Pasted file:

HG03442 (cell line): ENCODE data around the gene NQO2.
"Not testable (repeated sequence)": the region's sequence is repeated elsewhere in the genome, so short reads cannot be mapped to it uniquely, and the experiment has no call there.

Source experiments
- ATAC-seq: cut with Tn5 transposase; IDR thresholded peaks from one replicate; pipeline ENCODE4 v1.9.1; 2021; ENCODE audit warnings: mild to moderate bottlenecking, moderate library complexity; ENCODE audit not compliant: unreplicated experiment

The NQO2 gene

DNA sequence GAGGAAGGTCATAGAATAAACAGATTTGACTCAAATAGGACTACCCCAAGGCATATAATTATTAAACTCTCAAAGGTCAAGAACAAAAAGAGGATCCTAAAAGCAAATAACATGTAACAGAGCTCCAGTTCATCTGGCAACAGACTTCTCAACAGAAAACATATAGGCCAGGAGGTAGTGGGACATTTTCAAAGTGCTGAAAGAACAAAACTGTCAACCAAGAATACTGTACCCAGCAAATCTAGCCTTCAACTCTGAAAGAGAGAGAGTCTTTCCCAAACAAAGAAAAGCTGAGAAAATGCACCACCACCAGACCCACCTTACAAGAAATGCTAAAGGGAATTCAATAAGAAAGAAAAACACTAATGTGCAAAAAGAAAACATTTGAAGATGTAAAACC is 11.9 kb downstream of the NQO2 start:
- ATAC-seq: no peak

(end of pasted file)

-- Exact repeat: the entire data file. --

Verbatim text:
HG03442 (cell line): ENCODE data around the gene NQO2.
"Not testable (repeated sequence)": the region's sequence is repeated elsewhere in the genome, so short reads cannot be mapped to it uniquely, and the experiment has no call there.

Source experiments
- ATAC-seq: cut with Tn5 transposase; IDR thresholded peaks from one replicate; pipeline ENCODE4 v1.9.1; 2021; ENCODE audit warnings: mild to moderate bottlenecking, moderate library complexity; ENCODE audit not compliant: unreplicated experiment

The NQO2 gene

DNA sequence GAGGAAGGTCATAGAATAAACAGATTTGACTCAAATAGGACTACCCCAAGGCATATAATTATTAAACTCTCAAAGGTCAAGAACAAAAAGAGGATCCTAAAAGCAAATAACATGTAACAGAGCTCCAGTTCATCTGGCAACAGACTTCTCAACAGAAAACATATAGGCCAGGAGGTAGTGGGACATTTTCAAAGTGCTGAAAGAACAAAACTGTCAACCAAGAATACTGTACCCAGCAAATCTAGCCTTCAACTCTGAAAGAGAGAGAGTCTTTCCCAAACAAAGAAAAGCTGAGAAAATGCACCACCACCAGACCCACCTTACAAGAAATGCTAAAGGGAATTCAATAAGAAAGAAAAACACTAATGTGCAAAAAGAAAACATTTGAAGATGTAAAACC is 11.9 kb downstream of the NQO2 start:
- ATAC-seq: no peak